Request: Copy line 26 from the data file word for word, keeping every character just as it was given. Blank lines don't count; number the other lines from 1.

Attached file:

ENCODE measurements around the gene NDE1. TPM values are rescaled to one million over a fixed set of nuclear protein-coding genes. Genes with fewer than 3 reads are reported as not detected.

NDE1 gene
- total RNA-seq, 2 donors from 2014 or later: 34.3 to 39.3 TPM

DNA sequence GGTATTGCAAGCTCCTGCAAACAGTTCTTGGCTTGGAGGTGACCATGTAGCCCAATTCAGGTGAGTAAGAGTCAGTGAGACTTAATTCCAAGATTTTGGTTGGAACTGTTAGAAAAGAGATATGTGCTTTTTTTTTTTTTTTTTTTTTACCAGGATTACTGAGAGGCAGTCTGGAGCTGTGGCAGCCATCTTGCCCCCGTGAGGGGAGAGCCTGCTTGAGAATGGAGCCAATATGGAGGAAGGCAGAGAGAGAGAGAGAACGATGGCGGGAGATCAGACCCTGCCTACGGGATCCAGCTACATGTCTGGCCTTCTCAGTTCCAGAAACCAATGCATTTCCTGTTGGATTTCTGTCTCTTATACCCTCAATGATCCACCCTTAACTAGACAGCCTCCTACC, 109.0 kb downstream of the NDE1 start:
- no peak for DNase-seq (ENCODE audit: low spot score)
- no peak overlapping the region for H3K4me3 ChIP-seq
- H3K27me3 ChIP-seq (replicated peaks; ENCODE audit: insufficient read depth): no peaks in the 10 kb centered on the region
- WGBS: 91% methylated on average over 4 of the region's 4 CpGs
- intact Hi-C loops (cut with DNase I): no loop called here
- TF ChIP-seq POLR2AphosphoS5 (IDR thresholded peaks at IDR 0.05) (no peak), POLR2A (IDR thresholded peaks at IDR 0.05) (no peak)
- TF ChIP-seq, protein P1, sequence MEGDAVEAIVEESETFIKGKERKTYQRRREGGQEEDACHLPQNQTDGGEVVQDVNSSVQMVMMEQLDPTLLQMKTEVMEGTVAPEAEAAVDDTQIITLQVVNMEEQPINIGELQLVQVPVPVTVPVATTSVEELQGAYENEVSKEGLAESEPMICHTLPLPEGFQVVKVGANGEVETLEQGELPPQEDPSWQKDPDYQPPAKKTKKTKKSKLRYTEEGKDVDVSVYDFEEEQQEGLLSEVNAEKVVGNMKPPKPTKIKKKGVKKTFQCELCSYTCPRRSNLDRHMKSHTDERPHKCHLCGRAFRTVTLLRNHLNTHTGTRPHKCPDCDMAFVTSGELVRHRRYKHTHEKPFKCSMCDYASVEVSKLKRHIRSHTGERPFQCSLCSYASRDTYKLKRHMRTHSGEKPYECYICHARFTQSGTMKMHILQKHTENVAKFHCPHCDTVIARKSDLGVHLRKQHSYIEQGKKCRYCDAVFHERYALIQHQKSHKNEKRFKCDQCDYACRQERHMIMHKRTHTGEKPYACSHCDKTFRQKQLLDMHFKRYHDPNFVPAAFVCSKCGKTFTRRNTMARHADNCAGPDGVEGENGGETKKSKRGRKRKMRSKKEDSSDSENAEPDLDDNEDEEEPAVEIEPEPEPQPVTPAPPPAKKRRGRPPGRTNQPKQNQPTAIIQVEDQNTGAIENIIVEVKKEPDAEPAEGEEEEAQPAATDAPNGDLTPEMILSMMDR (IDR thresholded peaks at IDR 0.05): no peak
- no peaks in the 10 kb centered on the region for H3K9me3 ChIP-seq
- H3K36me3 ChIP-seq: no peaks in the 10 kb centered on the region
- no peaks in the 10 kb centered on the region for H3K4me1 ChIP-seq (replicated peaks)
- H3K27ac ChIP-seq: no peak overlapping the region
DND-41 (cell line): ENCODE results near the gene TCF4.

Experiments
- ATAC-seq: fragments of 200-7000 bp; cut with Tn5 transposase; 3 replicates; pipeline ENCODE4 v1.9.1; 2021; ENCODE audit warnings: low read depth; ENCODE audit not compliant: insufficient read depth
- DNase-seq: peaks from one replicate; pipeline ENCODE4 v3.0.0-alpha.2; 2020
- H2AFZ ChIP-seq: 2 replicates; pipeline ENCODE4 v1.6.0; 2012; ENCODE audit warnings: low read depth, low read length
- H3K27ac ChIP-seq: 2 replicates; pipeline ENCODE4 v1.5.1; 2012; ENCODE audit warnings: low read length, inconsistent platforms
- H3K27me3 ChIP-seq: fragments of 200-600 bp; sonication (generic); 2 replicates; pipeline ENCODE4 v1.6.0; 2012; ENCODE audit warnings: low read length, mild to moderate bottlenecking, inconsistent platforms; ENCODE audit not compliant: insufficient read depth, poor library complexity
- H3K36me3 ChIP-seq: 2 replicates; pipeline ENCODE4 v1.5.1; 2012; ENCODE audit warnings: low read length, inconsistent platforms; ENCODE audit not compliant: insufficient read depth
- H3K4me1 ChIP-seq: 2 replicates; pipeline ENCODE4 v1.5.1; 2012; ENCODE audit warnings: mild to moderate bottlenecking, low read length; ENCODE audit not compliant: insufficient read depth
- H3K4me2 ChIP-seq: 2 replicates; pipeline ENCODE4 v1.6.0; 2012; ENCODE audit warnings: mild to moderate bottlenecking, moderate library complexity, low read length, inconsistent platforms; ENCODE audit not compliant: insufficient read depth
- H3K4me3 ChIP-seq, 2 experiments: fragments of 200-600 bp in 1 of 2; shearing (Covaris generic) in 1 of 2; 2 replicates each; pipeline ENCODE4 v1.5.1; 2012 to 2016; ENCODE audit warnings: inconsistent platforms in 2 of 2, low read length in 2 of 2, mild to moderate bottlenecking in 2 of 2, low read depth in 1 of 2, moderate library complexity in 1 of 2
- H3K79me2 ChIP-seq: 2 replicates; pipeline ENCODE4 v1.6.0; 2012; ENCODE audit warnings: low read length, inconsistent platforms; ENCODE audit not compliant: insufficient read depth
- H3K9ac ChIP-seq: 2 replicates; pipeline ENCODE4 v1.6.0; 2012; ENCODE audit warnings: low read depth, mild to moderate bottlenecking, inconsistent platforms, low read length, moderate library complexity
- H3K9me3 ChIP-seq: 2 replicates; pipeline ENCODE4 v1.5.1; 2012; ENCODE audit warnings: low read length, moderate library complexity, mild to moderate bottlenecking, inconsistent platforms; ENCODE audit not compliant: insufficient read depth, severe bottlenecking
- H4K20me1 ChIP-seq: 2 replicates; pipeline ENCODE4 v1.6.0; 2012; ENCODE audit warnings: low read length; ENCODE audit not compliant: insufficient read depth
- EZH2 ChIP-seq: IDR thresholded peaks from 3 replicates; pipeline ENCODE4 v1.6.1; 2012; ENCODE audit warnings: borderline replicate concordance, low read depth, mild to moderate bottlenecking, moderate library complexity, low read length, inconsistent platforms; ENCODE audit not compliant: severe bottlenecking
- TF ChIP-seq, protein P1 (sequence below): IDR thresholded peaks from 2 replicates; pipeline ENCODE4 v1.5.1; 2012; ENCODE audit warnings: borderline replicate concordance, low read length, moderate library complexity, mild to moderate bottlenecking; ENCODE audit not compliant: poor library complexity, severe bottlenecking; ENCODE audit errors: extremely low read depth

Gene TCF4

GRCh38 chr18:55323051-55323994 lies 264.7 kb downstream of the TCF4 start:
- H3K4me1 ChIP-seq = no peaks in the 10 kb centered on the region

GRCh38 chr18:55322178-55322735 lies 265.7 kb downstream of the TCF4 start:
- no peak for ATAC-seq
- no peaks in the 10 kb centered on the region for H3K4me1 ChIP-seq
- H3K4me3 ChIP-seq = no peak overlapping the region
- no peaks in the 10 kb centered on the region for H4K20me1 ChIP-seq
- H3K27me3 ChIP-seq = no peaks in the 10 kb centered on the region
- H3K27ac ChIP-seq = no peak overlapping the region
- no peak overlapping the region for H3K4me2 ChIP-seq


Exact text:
- H3K4me3 ChIP-seq, 2 experiments: fragments of 200-600 bp in 1 of 2; shearing (Covaris generic) in 1 of 2; 2 replicates each; pipeline ENCODE4 v1.5.1; 2012 to 2016; ENCODE audit warnings: inconsistent platforms in 2 of 2, low read length in 2 of 2, mild to moderate bottlenecking in 2 of 2, low read depth in 1 of 2, moderate library complexity in 1 of 2